Few men studying abroad

February 21, 2012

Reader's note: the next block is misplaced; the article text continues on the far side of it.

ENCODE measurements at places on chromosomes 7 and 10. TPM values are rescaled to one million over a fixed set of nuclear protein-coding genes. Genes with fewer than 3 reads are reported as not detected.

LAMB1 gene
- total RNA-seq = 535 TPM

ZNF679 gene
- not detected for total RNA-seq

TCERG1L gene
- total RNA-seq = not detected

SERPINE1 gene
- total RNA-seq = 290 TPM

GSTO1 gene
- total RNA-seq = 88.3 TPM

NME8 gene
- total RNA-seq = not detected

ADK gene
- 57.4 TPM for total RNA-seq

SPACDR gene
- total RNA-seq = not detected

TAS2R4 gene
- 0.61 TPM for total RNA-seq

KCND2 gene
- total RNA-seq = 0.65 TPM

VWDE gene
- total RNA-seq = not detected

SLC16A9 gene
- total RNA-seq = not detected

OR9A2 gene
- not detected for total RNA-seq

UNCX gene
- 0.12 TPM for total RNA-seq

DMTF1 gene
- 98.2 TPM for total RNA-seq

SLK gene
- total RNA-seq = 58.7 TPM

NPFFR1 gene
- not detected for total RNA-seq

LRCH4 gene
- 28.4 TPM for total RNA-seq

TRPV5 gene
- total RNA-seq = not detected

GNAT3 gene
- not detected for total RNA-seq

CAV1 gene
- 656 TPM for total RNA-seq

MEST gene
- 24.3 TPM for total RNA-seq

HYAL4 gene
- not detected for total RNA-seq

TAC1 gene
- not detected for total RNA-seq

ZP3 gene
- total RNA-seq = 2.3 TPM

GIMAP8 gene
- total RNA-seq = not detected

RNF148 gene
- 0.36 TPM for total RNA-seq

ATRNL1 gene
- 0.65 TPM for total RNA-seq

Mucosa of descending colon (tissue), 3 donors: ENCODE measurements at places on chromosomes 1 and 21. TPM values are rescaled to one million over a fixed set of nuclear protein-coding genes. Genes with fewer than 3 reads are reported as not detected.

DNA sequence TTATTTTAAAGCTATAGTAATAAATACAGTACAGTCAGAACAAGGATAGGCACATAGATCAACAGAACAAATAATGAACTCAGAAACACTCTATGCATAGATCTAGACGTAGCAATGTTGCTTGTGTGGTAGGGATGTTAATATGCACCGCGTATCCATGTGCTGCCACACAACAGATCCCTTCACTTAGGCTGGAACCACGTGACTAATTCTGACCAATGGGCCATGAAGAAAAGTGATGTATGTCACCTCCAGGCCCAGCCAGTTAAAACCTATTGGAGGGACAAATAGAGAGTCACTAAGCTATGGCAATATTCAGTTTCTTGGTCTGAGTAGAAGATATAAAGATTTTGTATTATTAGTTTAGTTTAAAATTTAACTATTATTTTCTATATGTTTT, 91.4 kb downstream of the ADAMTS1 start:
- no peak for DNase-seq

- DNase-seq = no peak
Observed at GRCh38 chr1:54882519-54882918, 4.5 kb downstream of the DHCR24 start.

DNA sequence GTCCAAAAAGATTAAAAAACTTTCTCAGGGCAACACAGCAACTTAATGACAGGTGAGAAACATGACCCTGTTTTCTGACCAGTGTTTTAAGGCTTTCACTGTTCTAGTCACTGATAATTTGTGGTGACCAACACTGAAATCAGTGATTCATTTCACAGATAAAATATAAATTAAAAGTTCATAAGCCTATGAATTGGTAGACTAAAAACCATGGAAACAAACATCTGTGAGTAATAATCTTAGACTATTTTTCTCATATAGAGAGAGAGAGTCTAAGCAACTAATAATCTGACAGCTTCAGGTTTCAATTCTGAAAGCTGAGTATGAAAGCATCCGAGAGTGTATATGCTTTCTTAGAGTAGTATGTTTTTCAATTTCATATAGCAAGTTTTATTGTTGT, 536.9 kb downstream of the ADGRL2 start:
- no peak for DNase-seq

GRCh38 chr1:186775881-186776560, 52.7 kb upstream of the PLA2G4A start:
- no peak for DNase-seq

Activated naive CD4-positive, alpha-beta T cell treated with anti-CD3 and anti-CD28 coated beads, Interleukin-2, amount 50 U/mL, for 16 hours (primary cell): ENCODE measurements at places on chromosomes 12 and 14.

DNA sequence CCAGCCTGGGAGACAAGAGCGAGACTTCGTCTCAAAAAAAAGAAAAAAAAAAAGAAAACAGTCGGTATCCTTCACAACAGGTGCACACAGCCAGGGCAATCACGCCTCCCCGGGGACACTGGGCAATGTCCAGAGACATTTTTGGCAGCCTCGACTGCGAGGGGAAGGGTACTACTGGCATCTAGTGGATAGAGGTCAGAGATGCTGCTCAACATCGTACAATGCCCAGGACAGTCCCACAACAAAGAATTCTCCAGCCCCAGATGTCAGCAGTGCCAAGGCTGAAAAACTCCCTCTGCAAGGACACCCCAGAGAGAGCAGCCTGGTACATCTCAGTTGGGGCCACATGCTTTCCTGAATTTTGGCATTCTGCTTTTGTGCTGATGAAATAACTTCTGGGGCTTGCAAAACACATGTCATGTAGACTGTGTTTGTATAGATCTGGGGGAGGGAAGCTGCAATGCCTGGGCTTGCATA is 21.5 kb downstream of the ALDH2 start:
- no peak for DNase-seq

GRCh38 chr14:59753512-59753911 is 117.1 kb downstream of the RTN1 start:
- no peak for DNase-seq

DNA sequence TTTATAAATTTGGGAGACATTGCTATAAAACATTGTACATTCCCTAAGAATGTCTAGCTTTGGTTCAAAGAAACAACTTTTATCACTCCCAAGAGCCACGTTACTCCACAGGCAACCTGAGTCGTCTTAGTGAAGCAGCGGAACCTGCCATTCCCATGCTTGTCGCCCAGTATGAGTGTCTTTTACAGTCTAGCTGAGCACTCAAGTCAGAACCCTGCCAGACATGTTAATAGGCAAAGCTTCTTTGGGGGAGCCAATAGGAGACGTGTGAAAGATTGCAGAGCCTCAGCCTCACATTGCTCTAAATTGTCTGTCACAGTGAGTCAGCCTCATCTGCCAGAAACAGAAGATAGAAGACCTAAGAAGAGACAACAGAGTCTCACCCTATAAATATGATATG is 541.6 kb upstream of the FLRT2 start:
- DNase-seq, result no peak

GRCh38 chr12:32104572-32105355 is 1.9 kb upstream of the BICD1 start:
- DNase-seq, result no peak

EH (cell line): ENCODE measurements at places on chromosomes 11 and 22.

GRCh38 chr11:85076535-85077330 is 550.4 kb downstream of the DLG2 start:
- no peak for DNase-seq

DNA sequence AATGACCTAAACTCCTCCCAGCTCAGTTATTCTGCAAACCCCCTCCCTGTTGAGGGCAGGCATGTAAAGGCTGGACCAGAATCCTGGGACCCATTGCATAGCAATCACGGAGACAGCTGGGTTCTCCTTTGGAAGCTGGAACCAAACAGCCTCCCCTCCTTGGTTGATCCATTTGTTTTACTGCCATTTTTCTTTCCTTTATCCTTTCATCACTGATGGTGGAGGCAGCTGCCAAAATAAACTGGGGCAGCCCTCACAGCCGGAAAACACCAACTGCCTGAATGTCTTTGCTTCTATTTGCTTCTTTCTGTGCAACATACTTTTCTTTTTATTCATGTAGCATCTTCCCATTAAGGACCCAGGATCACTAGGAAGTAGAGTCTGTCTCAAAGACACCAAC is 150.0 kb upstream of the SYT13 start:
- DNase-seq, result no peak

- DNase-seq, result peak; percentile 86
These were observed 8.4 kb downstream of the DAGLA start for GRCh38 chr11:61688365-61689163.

In the 2009-10 academic year, women accounted for close to two-thirds of 270,600 US students studying abroad, while the proportion of men going overseas has remained the same for over 2 decades. Some people attribute the trend to the predominance of women majoring in the fine arts, foreign languages, and other humanities heavily represented in study-abroad programs, while others note that more women than men are enrolled in PSE in the first place. Whatever the cause, the trend is a concern for many in the field, who believe that having an international experience is key to understanding and working with individuals from other cultures, a crucial skill set in an increasingly global and interconnected workplace. To ensure men are getting the message, a number of US institutions are expanding their study-abroad marketing with male students in mind. For example, the University of Minnesota-Twin Cities advertises study-abroad programs in publications with a heavy male readership, such as the sports section of the college newspaper and the satirical tabloid The Onion. The Chronicle of Higher Education (subscription required)